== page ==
Most of us are aware that Bootstrap (or Twitter Bootstrap as it used be know) has been around for a long time now.
Editors note: For those not familiar with Bootstrap, in a nut shell, it is a bunch of sample code and templates, that allow developers to quickly build websites that resize to the screen size of the device the user is using.
Started in 2011, it has gone through two major iterations so far – Bootstrap v2 and the current version – v3.
Bootstrap 2 added responsive functionality and Bootstrap 3 took the responsive revolution one step further with its mobile first approach while also getting on the flat design bandwagon.
The next milestone
In August 2015, Bootstrap released their first Alpha release of v4. Since then a year and 5 months has passed and we still don’t have a stable release of v4.
According to their official blog, they are now at Bootstrap 4 Alpha 5 but they still “have a lot of work to do” before getting to a stable release.
So is 2017 going to be the year of Bootstrap 4? Time will tell I guess..
What’s new in v4?
Version 4 promises lots of new features including a switch from less to sass; improved media queries, flexbox support and a redesigned grid. Head over to their blog for more details about all the new bits and pieces.
The Grid gets a new breakpoint.
The grid in Bootstrap 3 was made up of 4 breakpoints – xs, sm, md and lg. The most problematic of these breakpoints for designers was ‘xs’ which kicked in at 768px in width. This breakpoint was way too early for a lot of modern mobile phones and tablets with bigger screens. The result was content filling the full width of the screen when it looked like it shouldn’t. This looked particularly awful when you introduced responsive images into the mix.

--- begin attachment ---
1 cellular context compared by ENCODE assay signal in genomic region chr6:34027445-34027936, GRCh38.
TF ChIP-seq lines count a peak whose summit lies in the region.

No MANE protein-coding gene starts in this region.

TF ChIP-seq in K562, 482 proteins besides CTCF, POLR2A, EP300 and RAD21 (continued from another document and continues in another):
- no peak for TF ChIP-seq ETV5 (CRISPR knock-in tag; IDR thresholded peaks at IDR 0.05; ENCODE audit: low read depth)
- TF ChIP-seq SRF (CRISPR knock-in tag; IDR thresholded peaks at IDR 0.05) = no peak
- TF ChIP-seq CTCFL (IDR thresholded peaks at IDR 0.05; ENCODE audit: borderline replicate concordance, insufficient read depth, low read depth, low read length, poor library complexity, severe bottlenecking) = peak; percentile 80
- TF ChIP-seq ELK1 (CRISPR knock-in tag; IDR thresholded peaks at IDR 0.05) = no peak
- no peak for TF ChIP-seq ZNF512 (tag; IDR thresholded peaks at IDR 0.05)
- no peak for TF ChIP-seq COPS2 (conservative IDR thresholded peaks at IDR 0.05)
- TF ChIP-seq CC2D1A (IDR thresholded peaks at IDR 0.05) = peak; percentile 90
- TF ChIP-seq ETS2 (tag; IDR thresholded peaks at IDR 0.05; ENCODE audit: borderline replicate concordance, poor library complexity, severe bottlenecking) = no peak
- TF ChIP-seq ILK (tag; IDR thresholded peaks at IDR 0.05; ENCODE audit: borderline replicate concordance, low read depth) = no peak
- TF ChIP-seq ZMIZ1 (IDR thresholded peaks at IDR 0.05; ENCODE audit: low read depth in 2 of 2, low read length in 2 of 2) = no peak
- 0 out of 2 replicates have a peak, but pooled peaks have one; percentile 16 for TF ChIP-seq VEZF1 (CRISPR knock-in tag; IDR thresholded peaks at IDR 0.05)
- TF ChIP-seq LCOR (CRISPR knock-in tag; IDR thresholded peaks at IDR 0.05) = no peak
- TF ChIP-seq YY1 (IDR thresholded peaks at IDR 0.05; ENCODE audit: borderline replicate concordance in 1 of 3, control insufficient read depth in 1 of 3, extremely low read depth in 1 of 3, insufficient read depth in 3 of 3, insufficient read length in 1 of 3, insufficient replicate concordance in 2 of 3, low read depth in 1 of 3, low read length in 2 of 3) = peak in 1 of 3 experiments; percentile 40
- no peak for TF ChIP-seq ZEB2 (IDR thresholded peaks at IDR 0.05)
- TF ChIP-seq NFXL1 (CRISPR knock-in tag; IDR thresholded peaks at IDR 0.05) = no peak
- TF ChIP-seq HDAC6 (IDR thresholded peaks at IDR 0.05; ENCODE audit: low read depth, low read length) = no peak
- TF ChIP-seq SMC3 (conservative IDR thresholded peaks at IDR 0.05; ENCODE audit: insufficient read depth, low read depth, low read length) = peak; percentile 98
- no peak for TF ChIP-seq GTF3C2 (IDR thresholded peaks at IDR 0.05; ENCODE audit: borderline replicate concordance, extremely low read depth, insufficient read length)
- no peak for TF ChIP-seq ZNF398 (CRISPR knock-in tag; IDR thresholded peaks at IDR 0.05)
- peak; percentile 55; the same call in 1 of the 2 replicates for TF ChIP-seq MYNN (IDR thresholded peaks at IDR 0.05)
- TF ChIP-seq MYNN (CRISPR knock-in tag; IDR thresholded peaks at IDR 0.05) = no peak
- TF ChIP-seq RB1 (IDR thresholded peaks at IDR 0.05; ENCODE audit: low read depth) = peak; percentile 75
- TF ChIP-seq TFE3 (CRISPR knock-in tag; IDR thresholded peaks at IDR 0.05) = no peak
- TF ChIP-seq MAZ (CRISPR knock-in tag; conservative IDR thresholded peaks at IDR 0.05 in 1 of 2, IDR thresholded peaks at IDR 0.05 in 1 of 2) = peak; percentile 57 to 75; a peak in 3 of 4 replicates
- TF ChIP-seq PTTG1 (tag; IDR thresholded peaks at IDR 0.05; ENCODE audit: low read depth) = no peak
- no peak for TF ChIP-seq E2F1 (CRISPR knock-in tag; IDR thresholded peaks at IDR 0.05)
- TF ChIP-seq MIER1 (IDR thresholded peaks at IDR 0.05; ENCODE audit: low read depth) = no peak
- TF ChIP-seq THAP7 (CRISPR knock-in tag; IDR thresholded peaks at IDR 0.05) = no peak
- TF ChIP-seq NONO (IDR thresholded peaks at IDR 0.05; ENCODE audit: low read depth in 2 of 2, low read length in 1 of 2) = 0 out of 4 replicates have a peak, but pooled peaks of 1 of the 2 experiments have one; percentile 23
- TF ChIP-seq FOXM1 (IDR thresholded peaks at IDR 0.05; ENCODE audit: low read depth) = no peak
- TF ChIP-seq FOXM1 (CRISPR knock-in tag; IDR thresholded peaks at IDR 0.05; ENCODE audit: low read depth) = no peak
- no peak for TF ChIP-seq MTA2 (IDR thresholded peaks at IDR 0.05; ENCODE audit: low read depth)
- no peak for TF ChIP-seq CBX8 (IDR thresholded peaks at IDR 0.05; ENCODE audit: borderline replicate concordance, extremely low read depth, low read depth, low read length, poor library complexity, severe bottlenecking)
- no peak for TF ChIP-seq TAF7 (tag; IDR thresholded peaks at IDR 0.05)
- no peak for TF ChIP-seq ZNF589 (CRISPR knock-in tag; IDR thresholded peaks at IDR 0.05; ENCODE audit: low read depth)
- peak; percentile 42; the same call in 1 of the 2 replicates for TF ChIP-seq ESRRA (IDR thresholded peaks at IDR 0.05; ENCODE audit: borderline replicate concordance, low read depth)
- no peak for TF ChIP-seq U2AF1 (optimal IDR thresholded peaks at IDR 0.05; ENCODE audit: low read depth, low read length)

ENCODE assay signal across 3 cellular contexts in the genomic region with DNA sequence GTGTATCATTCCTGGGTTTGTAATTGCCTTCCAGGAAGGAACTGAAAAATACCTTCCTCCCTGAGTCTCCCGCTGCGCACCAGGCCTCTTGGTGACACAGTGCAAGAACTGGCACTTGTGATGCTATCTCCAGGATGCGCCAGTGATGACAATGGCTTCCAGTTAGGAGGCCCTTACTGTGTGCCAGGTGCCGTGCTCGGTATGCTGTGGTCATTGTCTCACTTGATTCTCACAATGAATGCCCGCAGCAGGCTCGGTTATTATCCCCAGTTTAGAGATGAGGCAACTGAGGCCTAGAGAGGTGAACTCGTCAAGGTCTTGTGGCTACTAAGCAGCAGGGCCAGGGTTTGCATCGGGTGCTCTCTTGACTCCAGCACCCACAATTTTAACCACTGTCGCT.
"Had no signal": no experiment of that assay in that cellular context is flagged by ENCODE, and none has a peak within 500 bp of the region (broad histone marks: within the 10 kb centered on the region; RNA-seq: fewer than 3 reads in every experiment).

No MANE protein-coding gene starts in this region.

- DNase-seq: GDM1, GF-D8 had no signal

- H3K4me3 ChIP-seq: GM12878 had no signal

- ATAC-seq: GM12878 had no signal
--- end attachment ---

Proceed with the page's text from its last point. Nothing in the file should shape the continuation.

To solve this problem, Bootstrap 4 will redefine the breakpoints in their grid system. Rather than adding a ‘xxs’ class, they have moved all the tiers down a level so that the lowest level now now starts at 667px rather than 768px. The new ‘xl’ tier will replace the existing ‘lg’ tier, giving the designer a wider range to play with.
Check out the document for more info about the new grid system.
Panels are out; Cards are in.
A card is a flexible and extensible content container. It includes options for headers and footers, a wide variety of content, contextual background colours, and powerful display options.
The nice thing about the new cards is that they use css flexbox which allows you to create groups of cards that maintain the same heights. Before flexbox it was very difficult to get columns of boxes with different amounts of text to look good across all devices. You would end up with variable heights on a lot of your columns.
Bootstrap V4 will support the latest versions of Chrome, Safari and Firefox. On Windows, they will support Internet Explorer 9-11 and Microsoft Edge. Support for Internet Explorer 8 is to be dropped which is no harm as only about 0.3 percent of people use it.
The end of Bootstrap v3 style templates?
Whether or not bootstrap 4’s new changes and features will motivate designers to come up with new ways to showcase the power of bootstrap will remain to be seen. Perhaps 2017 will lead to a new bunch of design trends that make the generic bootstrap themes a thing of the past. We will wait and see.
Thanks so much for reading and if you have any thoughts about what Bootstrap V4 will mean for web design in 2017, let us know in the comments section below.